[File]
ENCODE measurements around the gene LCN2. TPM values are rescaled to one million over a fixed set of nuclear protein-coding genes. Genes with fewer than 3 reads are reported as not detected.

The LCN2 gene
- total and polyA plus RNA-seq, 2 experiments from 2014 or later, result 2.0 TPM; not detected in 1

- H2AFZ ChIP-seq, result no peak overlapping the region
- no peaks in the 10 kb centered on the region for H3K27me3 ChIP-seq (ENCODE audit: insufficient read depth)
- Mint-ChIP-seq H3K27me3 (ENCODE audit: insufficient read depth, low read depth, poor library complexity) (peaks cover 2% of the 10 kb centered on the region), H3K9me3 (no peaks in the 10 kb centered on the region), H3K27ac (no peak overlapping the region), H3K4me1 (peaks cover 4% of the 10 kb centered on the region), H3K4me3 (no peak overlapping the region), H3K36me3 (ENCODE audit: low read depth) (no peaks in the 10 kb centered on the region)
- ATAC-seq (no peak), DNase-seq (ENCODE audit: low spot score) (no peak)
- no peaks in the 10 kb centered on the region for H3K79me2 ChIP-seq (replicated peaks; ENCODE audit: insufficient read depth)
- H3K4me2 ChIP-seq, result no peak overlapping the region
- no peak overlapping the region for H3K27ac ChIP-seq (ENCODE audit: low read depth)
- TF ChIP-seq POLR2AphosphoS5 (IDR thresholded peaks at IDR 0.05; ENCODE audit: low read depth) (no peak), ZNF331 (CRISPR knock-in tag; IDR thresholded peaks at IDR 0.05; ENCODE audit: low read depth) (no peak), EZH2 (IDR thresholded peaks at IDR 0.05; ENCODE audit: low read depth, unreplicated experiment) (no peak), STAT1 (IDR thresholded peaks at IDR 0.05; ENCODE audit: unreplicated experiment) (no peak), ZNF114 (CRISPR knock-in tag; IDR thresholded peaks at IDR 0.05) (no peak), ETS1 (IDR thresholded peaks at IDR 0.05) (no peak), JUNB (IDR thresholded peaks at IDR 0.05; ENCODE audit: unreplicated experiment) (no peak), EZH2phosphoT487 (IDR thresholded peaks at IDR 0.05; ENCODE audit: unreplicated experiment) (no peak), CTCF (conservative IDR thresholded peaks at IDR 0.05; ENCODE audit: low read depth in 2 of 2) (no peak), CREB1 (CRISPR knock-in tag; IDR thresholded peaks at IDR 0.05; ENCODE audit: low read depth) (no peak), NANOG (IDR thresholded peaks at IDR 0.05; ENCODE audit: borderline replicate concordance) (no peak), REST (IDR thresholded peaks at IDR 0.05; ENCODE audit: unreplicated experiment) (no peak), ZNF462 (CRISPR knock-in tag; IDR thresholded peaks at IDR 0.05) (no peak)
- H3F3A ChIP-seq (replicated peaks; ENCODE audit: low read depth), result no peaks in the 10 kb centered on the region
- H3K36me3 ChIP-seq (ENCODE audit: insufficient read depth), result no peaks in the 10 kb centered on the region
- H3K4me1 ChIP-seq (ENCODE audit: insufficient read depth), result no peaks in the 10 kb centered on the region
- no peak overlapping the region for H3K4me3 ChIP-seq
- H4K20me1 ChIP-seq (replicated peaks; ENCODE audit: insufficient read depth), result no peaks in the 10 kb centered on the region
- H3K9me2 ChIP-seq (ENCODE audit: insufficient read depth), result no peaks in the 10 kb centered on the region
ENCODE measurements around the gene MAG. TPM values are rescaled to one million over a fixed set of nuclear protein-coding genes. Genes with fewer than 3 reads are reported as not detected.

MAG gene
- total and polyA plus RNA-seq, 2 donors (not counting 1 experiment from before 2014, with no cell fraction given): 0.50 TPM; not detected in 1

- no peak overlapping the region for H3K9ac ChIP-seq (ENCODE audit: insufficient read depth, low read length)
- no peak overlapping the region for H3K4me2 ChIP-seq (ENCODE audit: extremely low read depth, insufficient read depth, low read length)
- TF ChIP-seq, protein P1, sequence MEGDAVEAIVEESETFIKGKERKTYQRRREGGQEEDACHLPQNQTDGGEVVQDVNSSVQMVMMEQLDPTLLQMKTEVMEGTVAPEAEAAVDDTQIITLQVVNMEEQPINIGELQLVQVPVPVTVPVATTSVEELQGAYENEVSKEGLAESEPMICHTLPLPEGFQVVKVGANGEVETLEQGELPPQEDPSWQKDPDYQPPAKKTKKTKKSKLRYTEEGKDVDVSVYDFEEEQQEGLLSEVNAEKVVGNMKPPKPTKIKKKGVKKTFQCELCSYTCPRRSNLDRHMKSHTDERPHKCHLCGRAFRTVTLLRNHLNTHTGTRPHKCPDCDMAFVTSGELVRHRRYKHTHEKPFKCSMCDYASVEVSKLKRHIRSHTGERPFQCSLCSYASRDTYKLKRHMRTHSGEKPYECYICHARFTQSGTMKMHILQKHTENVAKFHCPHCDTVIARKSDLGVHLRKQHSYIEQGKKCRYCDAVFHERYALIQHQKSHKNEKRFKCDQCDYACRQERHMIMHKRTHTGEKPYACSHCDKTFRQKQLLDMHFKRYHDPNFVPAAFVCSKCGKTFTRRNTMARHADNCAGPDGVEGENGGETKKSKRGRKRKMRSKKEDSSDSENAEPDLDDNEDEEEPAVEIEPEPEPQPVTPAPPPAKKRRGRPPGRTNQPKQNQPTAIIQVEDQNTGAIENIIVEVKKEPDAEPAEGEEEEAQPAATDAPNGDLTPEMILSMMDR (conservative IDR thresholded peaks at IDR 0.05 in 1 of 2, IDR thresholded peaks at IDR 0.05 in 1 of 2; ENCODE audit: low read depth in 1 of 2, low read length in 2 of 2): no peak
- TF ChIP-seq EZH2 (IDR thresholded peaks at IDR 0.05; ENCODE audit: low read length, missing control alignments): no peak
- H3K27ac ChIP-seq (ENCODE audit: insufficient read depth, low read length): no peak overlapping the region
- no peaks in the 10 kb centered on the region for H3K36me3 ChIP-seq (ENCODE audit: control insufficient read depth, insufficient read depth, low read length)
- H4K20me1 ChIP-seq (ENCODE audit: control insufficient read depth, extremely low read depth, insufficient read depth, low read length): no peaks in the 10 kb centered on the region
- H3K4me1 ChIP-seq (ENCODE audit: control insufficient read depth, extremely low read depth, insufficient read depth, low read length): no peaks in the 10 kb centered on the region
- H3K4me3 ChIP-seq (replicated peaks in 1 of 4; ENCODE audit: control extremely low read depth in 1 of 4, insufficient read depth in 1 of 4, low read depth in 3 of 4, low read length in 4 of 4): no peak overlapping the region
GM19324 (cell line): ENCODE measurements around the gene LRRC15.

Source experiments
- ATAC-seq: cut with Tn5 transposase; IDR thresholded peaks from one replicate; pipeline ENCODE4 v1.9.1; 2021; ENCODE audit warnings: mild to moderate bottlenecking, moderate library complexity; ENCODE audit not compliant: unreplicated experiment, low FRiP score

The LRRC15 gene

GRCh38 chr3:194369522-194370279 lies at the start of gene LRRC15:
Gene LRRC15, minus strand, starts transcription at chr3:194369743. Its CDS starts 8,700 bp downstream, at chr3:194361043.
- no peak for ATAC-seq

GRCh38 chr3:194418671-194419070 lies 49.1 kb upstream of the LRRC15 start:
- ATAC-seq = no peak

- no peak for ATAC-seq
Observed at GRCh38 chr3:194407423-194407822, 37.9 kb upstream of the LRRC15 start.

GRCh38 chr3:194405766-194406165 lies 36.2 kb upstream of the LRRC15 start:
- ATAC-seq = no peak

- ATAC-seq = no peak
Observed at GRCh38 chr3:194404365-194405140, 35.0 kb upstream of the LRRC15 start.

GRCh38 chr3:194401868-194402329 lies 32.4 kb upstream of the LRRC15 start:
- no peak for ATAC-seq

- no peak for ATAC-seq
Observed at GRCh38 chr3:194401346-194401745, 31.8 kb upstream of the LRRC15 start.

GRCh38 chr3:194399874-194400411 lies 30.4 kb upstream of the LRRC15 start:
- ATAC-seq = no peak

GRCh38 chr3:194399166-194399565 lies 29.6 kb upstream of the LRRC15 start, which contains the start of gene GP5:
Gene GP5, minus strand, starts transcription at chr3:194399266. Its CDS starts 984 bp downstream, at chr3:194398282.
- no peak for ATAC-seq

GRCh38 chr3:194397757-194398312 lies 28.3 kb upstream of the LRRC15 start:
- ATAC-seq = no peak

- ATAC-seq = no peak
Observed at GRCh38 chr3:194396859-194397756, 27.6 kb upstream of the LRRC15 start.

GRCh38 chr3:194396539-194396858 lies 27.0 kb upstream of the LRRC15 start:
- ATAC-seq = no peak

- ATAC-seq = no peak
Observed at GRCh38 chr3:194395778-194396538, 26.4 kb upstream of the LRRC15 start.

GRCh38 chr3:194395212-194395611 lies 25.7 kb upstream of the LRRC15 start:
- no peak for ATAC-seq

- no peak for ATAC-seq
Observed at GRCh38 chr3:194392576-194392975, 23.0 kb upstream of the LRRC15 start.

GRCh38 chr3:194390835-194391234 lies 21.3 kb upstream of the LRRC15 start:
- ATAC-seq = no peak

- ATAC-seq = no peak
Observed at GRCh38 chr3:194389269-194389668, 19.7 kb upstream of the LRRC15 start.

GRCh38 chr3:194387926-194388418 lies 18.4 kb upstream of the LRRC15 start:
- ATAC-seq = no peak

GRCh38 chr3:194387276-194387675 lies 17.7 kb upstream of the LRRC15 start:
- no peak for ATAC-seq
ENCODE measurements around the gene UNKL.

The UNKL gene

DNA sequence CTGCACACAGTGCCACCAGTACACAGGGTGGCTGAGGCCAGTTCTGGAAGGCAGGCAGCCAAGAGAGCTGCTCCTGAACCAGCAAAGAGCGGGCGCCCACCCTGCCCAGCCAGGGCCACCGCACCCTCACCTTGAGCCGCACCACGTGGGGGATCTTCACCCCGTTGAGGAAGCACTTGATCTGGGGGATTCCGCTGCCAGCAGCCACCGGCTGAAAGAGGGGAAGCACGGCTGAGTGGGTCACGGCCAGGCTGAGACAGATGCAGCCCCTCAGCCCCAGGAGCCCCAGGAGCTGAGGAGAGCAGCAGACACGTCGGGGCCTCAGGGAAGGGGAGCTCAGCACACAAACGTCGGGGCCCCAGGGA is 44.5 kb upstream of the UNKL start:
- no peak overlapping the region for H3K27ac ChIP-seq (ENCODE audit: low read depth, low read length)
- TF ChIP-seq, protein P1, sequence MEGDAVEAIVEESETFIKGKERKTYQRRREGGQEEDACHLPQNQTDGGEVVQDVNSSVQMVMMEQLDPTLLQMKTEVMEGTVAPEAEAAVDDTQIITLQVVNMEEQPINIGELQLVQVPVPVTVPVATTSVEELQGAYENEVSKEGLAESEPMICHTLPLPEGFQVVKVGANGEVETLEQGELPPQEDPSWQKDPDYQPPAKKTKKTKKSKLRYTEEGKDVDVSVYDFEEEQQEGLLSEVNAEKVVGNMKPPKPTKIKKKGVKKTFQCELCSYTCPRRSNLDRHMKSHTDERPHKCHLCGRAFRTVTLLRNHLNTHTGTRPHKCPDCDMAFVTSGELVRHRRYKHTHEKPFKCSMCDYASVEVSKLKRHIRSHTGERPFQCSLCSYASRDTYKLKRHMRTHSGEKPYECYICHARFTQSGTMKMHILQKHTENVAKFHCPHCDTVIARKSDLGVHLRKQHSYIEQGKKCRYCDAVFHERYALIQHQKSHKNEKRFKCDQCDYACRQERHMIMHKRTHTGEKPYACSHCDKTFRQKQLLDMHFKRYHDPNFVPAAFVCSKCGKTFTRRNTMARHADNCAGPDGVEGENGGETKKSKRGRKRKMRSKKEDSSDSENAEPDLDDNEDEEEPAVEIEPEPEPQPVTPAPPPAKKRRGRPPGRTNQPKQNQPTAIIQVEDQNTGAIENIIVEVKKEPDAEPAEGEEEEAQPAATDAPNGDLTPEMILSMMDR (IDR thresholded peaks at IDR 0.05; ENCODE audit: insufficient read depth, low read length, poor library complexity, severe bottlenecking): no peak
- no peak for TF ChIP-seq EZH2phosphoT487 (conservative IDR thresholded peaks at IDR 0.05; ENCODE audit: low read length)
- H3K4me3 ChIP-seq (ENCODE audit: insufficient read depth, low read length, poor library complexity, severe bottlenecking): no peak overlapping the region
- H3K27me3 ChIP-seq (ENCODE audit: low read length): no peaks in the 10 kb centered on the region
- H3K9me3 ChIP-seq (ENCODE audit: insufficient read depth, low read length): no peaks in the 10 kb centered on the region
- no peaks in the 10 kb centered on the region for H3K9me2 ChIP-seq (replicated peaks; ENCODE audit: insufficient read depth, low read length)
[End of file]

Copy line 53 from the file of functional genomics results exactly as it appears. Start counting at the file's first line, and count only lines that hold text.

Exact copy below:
- no peak for ATAC-seq